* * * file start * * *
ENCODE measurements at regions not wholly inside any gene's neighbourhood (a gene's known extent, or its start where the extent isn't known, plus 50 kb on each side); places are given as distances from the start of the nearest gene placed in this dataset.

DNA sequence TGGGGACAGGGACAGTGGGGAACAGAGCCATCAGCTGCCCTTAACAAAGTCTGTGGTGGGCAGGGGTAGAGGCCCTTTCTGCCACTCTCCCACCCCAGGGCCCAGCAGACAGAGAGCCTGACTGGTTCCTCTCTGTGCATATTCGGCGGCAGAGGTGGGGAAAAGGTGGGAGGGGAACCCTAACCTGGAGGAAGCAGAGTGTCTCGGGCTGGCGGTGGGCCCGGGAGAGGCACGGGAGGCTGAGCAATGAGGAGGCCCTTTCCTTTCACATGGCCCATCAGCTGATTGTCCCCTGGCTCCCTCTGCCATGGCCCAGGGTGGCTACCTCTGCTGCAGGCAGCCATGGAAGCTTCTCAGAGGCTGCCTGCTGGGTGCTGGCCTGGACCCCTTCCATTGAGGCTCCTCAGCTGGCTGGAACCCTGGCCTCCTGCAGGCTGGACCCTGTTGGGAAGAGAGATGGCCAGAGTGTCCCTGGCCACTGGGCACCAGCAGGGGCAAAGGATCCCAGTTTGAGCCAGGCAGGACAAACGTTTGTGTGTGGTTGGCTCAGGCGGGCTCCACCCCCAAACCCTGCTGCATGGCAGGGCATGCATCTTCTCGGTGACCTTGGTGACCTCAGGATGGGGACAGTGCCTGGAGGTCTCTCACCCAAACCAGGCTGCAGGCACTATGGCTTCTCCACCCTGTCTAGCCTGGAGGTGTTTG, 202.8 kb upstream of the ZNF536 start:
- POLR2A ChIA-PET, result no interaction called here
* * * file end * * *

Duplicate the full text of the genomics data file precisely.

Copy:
ENCODE measurements at regions not wholly inside any gene's neighbourhood (a gene's known extent, or its start where the extent isn't known, plus 50 kb on each side); places are given as distances from the start of the nearest gene placed in this dataset.

DNA sequence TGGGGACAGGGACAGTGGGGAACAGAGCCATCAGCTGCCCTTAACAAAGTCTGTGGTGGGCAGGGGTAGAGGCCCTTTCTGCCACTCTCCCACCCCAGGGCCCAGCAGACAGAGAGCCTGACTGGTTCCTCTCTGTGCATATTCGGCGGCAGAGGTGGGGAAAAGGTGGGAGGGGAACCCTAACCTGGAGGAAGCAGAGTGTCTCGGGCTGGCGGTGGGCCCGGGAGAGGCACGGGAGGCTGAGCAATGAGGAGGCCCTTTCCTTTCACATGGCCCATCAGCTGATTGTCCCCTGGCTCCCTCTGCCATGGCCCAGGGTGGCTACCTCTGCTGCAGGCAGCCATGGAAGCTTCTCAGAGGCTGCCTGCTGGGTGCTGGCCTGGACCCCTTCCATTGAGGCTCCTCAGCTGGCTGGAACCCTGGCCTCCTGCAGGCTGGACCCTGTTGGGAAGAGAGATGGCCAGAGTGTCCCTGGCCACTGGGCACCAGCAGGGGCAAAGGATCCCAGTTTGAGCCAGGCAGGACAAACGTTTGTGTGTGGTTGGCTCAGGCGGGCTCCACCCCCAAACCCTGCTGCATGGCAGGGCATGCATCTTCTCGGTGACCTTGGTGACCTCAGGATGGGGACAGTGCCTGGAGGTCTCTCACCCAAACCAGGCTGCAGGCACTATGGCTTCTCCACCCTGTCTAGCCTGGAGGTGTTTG, 202.8 kb upstream of the ZNF536 start:
- POLR2A ChIA-PET, result no interaction called here